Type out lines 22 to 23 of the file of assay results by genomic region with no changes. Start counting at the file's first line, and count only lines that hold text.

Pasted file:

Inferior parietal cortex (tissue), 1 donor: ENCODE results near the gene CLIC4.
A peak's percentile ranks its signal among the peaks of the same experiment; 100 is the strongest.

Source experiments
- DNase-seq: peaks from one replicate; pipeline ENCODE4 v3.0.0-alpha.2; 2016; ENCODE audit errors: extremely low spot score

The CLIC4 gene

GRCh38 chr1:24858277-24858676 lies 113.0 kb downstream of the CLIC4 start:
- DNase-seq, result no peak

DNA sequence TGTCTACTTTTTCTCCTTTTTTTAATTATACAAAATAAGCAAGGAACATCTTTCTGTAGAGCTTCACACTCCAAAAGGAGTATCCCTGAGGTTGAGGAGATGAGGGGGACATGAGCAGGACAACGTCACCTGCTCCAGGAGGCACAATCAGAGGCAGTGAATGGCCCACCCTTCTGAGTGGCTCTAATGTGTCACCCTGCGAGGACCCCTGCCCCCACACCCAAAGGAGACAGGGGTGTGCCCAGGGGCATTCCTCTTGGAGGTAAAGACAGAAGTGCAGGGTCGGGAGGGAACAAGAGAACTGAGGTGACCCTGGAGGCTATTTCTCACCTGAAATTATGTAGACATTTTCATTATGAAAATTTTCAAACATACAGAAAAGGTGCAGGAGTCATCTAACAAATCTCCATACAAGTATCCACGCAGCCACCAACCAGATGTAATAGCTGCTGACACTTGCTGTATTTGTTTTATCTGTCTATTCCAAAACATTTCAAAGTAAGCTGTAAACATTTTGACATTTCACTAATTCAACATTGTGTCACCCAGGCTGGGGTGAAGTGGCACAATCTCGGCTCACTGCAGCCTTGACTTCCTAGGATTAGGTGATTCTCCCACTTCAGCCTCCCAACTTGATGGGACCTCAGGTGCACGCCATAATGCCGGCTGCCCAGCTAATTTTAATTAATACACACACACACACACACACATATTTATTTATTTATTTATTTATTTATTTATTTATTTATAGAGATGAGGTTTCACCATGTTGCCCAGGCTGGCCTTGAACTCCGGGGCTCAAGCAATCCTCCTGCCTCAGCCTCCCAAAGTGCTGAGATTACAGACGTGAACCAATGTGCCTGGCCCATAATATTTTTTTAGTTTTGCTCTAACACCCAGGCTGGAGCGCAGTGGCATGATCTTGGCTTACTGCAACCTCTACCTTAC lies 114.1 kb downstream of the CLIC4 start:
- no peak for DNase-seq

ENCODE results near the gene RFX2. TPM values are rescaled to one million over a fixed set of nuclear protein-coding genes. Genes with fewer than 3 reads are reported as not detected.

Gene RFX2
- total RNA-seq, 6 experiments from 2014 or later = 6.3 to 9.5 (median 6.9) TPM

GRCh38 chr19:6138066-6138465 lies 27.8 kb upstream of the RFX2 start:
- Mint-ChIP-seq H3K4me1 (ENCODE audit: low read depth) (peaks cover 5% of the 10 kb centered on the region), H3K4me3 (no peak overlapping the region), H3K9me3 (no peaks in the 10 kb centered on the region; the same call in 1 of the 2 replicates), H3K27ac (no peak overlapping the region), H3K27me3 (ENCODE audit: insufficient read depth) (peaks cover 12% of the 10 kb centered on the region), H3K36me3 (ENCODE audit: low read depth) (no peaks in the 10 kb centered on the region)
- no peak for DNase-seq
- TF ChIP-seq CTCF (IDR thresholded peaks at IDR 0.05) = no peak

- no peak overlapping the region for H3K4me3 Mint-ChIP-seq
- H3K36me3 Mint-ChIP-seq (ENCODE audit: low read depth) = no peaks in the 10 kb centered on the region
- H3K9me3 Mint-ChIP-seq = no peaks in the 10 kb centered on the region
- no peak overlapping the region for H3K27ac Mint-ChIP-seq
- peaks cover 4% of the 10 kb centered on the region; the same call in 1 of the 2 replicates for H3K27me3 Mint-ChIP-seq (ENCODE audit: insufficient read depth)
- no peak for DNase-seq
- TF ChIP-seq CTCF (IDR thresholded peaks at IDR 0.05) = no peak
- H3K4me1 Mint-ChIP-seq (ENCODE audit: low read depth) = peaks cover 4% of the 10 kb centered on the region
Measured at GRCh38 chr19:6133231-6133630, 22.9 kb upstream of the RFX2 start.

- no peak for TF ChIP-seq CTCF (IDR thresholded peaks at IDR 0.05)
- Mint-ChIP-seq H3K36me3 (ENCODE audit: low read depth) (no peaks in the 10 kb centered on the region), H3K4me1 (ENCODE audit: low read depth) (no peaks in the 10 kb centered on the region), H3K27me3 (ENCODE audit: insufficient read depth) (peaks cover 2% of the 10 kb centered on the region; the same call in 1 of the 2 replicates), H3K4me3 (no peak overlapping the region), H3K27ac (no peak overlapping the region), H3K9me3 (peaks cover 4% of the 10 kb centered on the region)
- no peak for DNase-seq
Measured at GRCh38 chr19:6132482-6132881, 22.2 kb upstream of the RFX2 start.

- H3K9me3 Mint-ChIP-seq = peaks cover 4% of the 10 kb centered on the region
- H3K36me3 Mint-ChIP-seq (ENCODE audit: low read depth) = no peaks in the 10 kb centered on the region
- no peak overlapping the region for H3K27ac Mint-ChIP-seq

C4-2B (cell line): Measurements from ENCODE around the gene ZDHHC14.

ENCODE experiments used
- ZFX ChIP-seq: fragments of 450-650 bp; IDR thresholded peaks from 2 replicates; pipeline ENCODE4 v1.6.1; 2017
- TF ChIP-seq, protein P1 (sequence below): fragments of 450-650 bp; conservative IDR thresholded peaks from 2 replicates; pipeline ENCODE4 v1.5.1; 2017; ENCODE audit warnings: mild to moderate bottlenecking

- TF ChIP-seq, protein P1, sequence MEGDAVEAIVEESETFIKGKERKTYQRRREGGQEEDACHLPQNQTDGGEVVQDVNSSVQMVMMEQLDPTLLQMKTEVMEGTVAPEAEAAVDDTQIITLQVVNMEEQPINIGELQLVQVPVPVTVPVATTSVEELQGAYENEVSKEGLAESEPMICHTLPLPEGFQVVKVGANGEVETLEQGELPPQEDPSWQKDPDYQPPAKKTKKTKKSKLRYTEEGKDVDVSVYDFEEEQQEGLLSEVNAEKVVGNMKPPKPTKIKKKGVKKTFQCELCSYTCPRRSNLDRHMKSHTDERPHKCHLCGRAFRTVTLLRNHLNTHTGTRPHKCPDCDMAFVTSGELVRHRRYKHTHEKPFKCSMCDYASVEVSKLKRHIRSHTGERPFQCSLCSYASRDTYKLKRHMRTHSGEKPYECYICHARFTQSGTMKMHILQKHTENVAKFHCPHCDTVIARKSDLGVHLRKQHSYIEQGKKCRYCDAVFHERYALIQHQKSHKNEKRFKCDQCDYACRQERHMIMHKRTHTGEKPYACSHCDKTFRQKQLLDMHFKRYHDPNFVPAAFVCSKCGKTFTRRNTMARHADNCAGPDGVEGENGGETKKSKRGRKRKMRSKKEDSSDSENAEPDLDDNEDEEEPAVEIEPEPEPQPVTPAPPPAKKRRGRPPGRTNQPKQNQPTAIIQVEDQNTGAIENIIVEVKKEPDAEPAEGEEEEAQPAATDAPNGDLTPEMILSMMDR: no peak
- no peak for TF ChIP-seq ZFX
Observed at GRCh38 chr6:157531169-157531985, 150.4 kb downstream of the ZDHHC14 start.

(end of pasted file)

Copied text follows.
- no peak for DNase-seq
- TF ChIP-seq CTCF (IDR thresholded peaks at IDR 0.05) = no peak